The Exorcist – The True Story: I Ain’t Afraid Of No Ghost

December 16, 2009 by  
Filed under - Home, Reviews

4exorcist-poster300THE EXORCIST: THE TRUE STORY: Wednesday 16th December, FIVE, 9pm ALERT ME

Released in 1973 and frequently referred to as the scariest film of all time, The Exorcist is a horror staple and a story which has provoked huge interest in real life exorcism.

This documentary examines the 1949 exorcism on which the film is based and looks at the facts surrounding modern day practice of exorcism.

A worrying number of people believe in demonic possession – 43% of American adults apparently.

Honestly, who really believes this stuff? I’m a natural sceptic (I believe that all astrologers should be drowned in a bucket), so I immediately raised an eyebrow.

In 1949, a normal 13 year old boy underwent apparent demonic possession. His aunt had been teaching him to use a Ouija board and when she died suddenly, strange rattling sounds began to be heard in the house. When the family’s initial thought of mice was wrong they started to suspect supernatural forces because that’s what you do isn’t it?

“No you haven’t got mice?


Because of his strange behaviour he was referred to a psychiatrist and when they could find nothing wrong, the family turned to the church. After diagnosing possession, the priests performed some actions which today would surely rate as child cruelty – chanting around his bed for 3 weeks, strapping him down to stop him squirming and holding a pillow over his mouth to prevent him from swearing.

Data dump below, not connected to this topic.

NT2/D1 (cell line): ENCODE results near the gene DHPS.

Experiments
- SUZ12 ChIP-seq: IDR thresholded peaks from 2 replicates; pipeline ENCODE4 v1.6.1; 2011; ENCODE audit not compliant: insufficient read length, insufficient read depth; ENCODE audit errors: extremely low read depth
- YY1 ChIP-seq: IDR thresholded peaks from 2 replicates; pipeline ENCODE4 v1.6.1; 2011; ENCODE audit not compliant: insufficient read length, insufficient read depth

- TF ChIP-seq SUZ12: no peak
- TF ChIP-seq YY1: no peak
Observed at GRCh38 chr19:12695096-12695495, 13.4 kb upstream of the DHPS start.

It’s more than just a simple retelling of the story; there are some interesting (and often hilarious) interviews with priests and scientists.

A Catholic priest who is an ordained exorcist and claims to have performed the ritual successfully on 20 people, “There’s nothing more satisfying than driving evil out of people?. It’s even scarier that he’s an apparently level headed man and not some deep Southern televangelist preacher.

Just when your bullshit detector is about to go into meltdown, this is all convincingly debunked by neuroscientist Michael Persinger, who has studied the connection between brain activity and demonic possession. All of the boy’s symptoms – the feats of strength, the Tourette’s-style swearing – can be explained by neurological damage to which he’d be particularly prone at the age of 13.

Perseinger’s even invented the “God Helmet? a device which proves that these kinds of delusions can be recreated by stimulating parts of the brain. And in 80% of those tested, there was a feeling of another power telling them what to do. Not so supernatural now is it?

There’s also the darker side of so called “exorcism? – it’s not just harmless fun and games. In 1976, a girl died after priests tried to starve out some “demons? – she was later revealed to have symptoms congruent with mental disorders.

So, an interesting and unfortunate story of a mentally ill teenager, blown up by the diaries of religious nutters and finally debunked by common sense and medical advancements.

Science 1, Superstitious Nonsense 0.

Daniel Read says: